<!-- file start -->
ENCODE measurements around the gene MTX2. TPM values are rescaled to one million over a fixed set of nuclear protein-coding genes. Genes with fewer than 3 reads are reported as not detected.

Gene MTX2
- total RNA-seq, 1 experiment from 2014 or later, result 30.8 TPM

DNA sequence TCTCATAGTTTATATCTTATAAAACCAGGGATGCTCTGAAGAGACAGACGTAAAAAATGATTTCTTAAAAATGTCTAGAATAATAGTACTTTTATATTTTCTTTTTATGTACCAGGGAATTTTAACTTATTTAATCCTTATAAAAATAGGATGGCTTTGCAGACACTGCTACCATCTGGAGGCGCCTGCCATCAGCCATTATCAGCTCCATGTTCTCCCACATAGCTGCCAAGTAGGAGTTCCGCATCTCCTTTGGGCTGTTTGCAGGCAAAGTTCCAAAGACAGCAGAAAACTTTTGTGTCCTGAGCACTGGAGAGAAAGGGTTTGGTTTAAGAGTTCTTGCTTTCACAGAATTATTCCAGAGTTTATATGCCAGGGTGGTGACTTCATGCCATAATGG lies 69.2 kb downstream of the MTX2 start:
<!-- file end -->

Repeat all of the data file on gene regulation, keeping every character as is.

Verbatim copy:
ENCODE measurements around the gene MTX2. TPM values are rescaled to one million over a fixed set of nuclear protein-coding genes. Genes with fewer than 3 reads are reported as not detected.

Gene MTX2
- total RNA-seq, 1 experiment from 2014 or later, result 30.8 TPM

DNA sequence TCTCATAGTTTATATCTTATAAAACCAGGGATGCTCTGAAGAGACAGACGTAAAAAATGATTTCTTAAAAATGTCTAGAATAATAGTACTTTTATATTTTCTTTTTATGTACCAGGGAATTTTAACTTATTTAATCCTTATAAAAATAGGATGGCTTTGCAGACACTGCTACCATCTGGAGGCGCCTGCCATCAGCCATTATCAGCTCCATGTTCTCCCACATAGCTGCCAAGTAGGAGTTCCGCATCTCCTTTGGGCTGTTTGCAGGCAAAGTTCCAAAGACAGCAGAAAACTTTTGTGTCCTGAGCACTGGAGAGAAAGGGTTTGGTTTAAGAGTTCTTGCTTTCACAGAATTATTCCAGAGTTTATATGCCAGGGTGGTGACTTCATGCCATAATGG lies 69.2 kb downstream of the MTX2 start: